What I Have Learned About Poverty
I had the opportunity to volunteer for the Grameen Foundation, the “teaching arm” of Grameen Bank. The Grameen Foundation was originally set up to work with like-minded people and organizations to promote microfinance principles. While working there, I used my professional skills in developing processes and policies for internal audit and information technology. Through this volunteer work, I had the opportunity to talk with headquarters as well as field offices around the world.
I learned three important things about poverty:
- Poverty is not a choice. People do not choose to be impoverished. People would rather work to earn a decent livelihood.
- Ignoring poverty is a choice. If you do ignore it, it is a choice you have made.
- Poverty is about the lack of access to capital. Nearly 40 years of microfinance activities have proven this fact.
Microfinance efforts choose to look at poverty directly and work to eliminate the lack of access to capital.
What We Can Do About Poverty
In a recent letter about alleviating the extremes of poverty and wealth to the Baha’is of the world, the Universal House of Justice wrote:
Economic life is an arena for the expression of honesty, integrity, trustworthiness, generosity, and other qualities of the spirit. The individual is not merely a self-interested economic unit, striving to claim an ever-greater share of the world’s material resources. – The Universal House of Justice, To the Baha’is of the World, March 2017.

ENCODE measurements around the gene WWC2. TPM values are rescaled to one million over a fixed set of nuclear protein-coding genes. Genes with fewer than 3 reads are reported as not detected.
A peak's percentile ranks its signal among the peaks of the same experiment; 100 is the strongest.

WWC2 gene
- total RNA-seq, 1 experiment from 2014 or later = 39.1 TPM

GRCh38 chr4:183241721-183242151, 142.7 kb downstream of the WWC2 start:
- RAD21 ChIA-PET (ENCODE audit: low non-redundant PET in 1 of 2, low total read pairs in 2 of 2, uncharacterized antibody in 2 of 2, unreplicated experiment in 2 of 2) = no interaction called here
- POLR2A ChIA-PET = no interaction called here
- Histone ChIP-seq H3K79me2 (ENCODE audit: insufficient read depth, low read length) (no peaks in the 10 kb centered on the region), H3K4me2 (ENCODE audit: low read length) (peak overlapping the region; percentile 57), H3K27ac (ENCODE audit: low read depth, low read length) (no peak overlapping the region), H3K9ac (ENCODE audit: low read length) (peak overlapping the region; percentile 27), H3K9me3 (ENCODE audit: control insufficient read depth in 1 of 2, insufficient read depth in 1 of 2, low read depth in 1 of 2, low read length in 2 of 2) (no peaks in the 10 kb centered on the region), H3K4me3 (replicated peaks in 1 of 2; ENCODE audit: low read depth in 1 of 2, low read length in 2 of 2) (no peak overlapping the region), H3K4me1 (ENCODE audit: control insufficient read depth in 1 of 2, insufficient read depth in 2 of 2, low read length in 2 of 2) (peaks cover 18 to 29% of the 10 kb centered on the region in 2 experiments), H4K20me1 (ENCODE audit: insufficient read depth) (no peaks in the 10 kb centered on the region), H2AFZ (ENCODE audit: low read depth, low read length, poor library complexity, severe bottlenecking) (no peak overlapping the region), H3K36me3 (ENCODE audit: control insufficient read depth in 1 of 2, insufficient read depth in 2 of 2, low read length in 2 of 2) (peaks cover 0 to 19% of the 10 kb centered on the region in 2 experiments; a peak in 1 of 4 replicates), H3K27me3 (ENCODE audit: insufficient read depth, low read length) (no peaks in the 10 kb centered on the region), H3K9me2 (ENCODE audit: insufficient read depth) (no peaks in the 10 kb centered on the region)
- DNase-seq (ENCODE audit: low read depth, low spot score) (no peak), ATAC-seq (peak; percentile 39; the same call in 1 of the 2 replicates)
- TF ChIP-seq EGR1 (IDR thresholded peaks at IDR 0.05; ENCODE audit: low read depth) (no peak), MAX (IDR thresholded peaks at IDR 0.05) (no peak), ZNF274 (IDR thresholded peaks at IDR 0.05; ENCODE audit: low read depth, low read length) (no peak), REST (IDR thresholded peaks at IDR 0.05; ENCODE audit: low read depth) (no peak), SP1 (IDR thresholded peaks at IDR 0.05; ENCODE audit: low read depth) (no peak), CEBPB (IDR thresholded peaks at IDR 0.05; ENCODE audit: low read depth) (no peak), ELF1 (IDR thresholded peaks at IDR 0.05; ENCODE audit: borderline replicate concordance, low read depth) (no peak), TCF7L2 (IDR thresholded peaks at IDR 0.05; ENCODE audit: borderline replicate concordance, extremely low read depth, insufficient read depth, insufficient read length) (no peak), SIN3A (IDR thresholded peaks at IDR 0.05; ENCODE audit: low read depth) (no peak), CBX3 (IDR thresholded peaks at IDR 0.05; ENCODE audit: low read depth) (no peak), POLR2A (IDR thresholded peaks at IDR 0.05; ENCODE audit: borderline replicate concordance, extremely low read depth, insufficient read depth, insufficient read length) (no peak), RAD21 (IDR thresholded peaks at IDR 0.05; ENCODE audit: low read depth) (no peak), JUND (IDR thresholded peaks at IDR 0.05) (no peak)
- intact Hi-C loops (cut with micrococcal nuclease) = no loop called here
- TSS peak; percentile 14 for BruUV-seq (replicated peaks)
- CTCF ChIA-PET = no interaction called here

Microfinance efforts offer support for individuals to achieve that “expression of honesty, integrity, trustworthiness, generosity, and other qualities of the spirit.” These efforts look at individuals and their capacity as “not merely a self-interested economic unit, striving to claim an ever-greater share of the world’s material resources.”
The Baha’i teachings urge the poor to exert themselves and strive to earn the means of livelihood, and say that every person must have an occupation, a trade or a craft. Microfinance efforts assist poor people with developing those occupations, trades or crafts in order to earn the means of livelihood. We know from experience that financial services rather than hand-outs build nobility, dignity and capacity. We know that opportunities for women accelerate social and economic progress, and create ownership at the grassroots. We know that everyone has the right to a life free from abject poverty:
One of the most important principles of the Teaching of Baha’u’llah is: The right of every human being to the daily bread whereby they exist, or the equalization of the means of livelihood.
The arrangements of the circumstances of the people must be such that poverty shall disappear, that everyone, as far as possible, according to his rank and position, shall share in comfort and well-being. – Abdu’l-Baha, Paris Talks, p. 151.